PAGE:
Monstrelet, Enguerrand De

, an eminent French historian, was descended of a noble family, but the names of his parents, and the period of his birth have not been discovered. The place of his birth was probably Picardy, and the time, prior to the close of the fourteenth century. No particulars of his 'early years are known, except that he evinced, when young, a love for application, and a dislike to indolence. The quotations also from Sallust, Livy, Vegetius, and other ancient authors, that occur in his Chronicles, shew that he must have made some progress in Latin literature. He appears to have been resident in Cambray when he composed his history, and passed there the remainder of his life. In 1436 he was nominated to the office of lieutenant du Gavenier of the Cambresis; the gavenier was the collector or receiver of the annual dues payable to the duke of Burgundy, by the subjects of the church in the Cambresis, for the protection of them as earl of Flanders. Monstrelet also held the office of bailiff to the chapter of Cambray from 1436 to 1440, when another was appointed. The respect and consideration which he had now acquired, gained him the dignity of governor of Cambray in 1444, and in the following year he was nominated bailiff of Wallaincourt. He retained both of those places until his death, which happened about the middle of July, in 1453. His character in the register of the Cordeliers, and by the abbot of St. Aubert, was that of “a very honourable and peaceable man;” expressions, says his biographer, that appear simple at first sight, but which contain a real eulogium, if we consider the troublesome times in which Monstrelet lived, the places he held, the interest he must have had sometimes to betray the truth in favour of one of the factions which then divided France, | and caused the revolutions the history of which he has published during the life of the principal actors.

Monstrelet’s work, of which there are folio editions, the first without date, the others 1518, 3 vols. 1572, &c. is called “Chronicles,” but deserves rather to be classed as history, all the characteristics of historical writing being found in it notwithstanding its imperfections and omissions. He traces events to their source, developes the causes, illustrates them with the minutest details; and bestows the utmost attention in producing his authorities from edicts, declarations, &c. His narrative begins on Easter Day in 1400, where that of Froissart ends, and extends to the death of the duke of Burgundy in 1467, but the last thirteen years were written by an unknown author, and it has since been continued by other hands to 1516. After the example of Froissart, he does not confine himself to events that passed in France; he embraces, with almost equal detail, the most remarkable circumstances which happened during his time in Flanders, England, Scotland, and Ireland. But it becomes unnecessary here to expatiate on the particular merits of this work, as they are now known to the English public by the excellent translation lately published by Thomas Johnes, esq. at the Hafod press, in 1810, and which, with his preceding English edition of Froissart, is justly entitled to form a part in every useful library. From the biographical preface to Mr. Johnes’s Monstrelet, we have gleaned the above particulars. 1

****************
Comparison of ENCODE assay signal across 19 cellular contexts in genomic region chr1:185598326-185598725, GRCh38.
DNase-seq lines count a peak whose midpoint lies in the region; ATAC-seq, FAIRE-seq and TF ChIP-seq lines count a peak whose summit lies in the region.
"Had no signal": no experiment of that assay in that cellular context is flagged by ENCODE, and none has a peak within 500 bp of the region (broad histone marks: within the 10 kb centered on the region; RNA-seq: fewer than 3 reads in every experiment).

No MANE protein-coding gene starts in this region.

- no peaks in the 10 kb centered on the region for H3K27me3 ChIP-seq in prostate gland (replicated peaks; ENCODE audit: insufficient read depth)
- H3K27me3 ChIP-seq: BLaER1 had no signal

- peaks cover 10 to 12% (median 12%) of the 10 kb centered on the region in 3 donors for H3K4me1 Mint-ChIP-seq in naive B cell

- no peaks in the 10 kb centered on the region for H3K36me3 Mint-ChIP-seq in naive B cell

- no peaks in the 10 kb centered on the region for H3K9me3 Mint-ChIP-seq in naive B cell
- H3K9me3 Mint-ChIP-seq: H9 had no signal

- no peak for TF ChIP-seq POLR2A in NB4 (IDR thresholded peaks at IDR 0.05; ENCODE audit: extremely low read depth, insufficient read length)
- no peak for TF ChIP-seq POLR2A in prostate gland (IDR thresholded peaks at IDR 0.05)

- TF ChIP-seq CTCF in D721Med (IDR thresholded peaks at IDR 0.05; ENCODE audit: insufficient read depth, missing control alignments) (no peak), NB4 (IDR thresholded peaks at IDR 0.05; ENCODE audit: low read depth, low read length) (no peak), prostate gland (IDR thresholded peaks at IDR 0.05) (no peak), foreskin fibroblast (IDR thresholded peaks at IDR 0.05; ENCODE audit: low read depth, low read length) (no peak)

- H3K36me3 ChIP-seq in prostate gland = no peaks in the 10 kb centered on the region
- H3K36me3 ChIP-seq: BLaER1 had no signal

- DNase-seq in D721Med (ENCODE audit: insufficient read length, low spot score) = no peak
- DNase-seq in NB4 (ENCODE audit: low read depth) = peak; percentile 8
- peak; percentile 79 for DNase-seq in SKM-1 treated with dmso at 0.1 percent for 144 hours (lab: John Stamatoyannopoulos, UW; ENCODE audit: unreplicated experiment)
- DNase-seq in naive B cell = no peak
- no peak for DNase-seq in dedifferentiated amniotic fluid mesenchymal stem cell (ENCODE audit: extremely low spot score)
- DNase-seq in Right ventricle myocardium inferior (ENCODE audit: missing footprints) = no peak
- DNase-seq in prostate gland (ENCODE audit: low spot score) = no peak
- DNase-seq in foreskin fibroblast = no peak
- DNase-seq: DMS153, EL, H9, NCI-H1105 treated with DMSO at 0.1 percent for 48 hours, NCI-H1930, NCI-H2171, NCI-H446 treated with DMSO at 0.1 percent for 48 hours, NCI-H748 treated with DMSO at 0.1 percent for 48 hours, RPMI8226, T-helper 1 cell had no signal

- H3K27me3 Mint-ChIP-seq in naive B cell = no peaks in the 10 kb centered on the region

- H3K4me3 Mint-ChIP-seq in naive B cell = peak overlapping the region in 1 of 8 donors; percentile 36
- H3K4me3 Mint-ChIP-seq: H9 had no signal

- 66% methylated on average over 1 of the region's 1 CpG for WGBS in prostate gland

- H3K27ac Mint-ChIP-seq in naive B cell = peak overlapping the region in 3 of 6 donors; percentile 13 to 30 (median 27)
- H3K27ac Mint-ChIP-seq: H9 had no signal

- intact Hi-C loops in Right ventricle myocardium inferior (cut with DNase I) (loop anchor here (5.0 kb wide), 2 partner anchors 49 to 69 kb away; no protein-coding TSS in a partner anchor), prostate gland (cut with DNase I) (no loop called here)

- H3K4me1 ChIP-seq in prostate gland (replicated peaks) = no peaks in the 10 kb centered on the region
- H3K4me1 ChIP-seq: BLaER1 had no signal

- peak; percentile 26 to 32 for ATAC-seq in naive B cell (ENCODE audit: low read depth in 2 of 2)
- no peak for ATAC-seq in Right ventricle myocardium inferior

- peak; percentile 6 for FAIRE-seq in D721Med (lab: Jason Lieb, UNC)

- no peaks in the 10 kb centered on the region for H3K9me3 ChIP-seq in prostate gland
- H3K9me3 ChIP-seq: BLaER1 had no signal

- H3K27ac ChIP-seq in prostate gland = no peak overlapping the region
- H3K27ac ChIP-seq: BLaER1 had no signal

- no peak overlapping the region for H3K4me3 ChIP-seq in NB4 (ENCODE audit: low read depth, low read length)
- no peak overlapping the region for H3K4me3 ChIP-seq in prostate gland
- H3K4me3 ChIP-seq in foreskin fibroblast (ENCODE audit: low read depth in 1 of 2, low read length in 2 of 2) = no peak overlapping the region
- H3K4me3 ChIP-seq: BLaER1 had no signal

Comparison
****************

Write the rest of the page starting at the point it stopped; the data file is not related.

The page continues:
Preface as above, from the Memoire* de l’Acedemie de Belles Lettres, by M. Pacier.